Laura Ingraham is still getting her hate-on for Meghan McCain. In a post titled "Useful Idiot Watch," she writes:
Memo to Meghan McCain: Enjoy the media coverage while it lasts, but know you're being used. You are the flavor of the month in left-wing media land because you are a Republican bashing the GOP. Likewise, your dad is most popular among the same people when he is slamming his Republican brethren in full-blown "maverick" fashion. At least he backs up his views with a lifetime of sacrifice and public service. What is Ms. McCain's own political, business, or real-world experience that lends credibility to her argument that the GOP needs to "moderate" (read: abandon its core principles)?I read Meghan McCain's comments that started this brouhaha, and I didn't take it as a "bashing" of the GOP. With all the insults flying back and forth, it is easy to forget that this fight began when McCain made the hard-to-dispute observation that in the last two election cycles, the Democratic Party surpassed the GOP in its use of technology to raise money and mobilize its supporters. That gap, she argued, is one factor in the Republican Party's difficulty in attracting young voters.
Now the Left is seizing on one satirical line from our show to paint Meghan as the victim of a right-wing hate crime. This comes from the same playbook responsible for the ongoing demonization of Rush Limbaugh -- where his take on President Obama's economic policies are misrepresented as some kind of attack on America. Their goal is to malign outspoken conservatives (specifically in talk radio) as members of a radical fringe movement whose right to free speech is questionable at best.
Unless the GOP evolves as the party that can successfully utilize the Web, we'll continue to lose influence. I think nothing confirms this fact to be more true than this recent election. I don’t claim to be an expert on mobilizing voters, but a significant number of the readers on mccainblogette.com, my blog, were between the ages of 18 and 30, a key demographic that either party would want. Many of the established Republican strategists told me that young people would not visit my web site. I used to categorize many of the advisors in my father's campaign into one of two groups: those that "respected" the Internet and those who didn't. It was a running line between me and my friends who worked on my site.Also on her Daily Beast blog, McCain leveled some substantive criticism at the Ann Coulter personality cult that exists within the conservative movement.
I wanted to ask some of the people who have been doing online work for the Republican party if they could somehow explain—or even admit—what has gone so wrong. But when I started calling around asking for people to comment, I discovered most did not want to talk to me. Instead, they told me that not having enough money was a huge factor in our loss—not our misuse of the Internet. Others were just plain angry, blaming the liberal media, and not the party's shortcomings online. Of course, there is truth in some of this. But denial only amplifies the stereotypes about Republicans being disconnected.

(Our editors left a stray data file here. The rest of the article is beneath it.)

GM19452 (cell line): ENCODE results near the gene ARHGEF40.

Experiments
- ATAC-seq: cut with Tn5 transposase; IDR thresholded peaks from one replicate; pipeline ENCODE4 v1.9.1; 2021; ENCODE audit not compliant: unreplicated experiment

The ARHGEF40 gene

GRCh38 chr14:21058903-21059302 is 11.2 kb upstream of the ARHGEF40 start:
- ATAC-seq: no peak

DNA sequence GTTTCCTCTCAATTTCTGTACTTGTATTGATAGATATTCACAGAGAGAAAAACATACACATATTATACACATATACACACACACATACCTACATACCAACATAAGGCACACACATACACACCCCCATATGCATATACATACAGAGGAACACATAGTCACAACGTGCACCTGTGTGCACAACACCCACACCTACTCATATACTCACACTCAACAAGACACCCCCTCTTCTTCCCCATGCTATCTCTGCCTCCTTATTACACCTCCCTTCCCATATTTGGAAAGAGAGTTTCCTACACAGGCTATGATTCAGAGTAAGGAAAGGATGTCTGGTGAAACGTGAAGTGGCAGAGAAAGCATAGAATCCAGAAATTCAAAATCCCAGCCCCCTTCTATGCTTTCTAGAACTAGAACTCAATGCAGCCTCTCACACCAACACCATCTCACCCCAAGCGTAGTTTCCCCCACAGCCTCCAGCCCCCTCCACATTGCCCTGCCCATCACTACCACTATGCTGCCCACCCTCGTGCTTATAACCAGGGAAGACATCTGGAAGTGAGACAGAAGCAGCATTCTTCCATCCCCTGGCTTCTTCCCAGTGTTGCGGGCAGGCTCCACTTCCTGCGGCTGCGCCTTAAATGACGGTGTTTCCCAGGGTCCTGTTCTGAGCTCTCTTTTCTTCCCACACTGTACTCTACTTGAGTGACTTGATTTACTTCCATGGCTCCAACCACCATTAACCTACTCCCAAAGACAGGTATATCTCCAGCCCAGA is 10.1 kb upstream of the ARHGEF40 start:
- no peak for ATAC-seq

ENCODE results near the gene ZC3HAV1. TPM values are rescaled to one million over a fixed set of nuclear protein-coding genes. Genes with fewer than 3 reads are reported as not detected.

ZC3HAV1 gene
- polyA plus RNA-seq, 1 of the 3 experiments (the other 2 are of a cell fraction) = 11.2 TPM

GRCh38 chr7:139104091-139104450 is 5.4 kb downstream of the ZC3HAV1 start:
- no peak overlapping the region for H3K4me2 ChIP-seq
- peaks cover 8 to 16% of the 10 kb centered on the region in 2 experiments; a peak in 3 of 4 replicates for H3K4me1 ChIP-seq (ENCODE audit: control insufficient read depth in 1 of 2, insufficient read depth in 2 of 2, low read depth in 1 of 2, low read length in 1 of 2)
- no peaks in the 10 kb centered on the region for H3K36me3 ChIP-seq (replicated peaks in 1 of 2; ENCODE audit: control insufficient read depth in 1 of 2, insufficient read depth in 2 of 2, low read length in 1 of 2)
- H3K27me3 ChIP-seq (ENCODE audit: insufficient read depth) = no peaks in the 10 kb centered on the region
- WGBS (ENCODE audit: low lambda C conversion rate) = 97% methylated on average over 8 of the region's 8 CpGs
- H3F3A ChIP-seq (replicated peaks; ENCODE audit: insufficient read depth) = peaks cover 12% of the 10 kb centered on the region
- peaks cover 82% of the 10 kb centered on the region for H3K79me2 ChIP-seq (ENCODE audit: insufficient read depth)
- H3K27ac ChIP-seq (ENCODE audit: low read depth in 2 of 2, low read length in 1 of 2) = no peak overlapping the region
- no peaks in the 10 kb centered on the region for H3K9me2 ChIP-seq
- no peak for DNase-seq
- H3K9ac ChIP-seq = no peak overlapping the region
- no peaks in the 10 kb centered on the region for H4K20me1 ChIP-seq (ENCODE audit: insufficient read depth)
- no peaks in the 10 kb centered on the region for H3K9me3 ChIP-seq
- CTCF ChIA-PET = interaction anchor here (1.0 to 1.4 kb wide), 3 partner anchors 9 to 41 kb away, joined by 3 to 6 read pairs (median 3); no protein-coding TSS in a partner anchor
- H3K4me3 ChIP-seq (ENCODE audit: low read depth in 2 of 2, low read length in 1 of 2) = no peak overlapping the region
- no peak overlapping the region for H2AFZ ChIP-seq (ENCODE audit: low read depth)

I straight up don’t understand this woman or her popularity. I find her offensive, radical, insulting, and confusing all at the same time. But no matter how much you or I disagree with her, the cult that follows Coulter cannot be denied. She is a New York Times best-selling author and one of the most notable female members of the Republican Party. She was one of the headliners at the recent CPAC conference (but when your competition is a teenager who has a dream about the Republican Party and Stephen Baldwin, it’s not really saying that much).Again, it is hard to dispute that Ann Coulter is an incendiary and divisive figure. McCain simply stated a fact, leavened by her own opinions about Coulter.
Coulter could be the poster woman for the most extreme side of the Republican Party. And in some ways I could be the poster woman for the opposite. I consider myself a progressive Republican, but here is what I don’t get about Coulter: Is she for real or not? Are some of her statements just gimmicks to gain publicity for her books or does she actually believe the things she says? Does she really believe all Jewish people should be “perfected” and become Christians? And what was she thinking when she said Hillary Clinton was more conservative than my father during the last election? If you truly have the GOP’s best interests at heart, how can you possibly justify telling an audience of millions that a Democrat would be a better leader than the Republican presidential candidate? (I asked Ann for comment on this column, including many of the above questions, but she did not answer my request.)
In response, Laura Ingraham called her fat. And now she's calling her an "idiot."
Way to elevate the discourse there, Laura. Maybe you and Rush "You're a Butt Boy!" Limbaugh can get together on a street corner somewhere and hurl insults at passersby.
Envy is a hell of a drug, Laura. Meghan McCain is young, pretty, and rich. You would sell your mother into prostitution for the chance to be as "plus-sized" as she is. Just admit it, deal with it, and move on.